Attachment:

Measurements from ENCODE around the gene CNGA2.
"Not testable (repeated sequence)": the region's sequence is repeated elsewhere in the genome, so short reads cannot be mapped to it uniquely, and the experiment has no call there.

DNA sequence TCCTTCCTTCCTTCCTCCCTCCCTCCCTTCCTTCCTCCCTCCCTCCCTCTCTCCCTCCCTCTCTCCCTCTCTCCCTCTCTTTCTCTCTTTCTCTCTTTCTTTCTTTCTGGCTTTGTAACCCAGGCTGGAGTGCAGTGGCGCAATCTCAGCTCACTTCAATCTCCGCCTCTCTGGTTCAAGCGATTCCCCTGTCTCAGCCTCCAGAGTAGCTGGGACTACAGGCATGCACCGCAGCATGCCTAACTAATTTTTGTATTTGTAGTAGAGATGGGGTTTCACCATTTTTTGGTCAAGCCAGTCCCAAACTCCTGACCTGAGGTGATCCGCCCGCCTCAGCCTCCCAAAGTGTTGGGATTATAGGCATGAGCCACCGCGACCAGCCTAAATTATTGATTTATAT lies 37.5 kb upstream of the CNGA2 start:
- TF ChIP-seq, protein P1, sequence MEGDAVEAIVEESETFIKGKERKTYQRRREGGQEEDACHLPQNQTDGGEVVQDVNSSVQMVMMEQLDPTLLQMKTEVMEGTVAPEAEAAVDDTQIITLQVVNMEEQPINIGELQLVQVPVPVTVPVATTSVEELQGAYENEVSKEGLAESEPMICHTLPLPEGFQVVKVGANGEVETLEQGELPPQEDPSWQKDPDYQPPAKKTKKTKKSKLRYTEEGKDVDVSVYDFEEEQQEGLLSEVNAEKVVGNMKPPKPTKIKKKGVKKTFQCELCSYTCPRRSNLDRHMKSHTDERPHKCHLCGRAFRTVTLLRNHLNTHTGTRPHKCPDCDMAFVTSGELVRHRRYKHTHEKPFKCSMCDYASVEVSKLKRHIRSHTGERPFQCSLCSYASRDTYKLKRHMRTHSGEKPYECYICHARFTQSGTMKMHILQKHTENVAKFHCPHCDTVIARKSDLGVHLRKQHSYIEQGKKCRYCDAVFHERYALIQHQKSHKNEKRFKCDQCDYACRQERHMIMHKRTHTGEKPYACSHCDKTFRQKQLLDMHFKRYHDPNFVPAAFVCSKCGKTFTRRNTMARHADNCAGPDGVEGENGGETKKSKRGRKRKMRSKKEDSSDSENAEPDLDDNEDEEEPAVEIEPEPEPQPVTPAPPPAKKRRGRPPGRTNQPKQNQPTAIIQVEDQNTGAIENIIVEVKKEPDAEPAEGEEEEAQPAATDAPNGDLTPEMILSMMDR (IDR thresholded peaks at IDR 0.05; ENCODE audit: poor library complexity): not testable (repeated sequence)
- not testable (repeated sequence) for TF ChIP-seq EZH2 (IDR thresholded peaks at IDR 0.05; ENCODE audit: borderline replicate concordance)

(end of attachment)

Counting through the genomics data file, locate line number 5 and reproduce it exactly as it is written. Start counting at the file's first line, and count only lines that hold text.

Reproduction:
- not testable (repeated sequence) for TF ChIP-seq EZH2 (IDR thresholded peaks at IDR 0.05; ENCODE audit: borderline replicate concordance)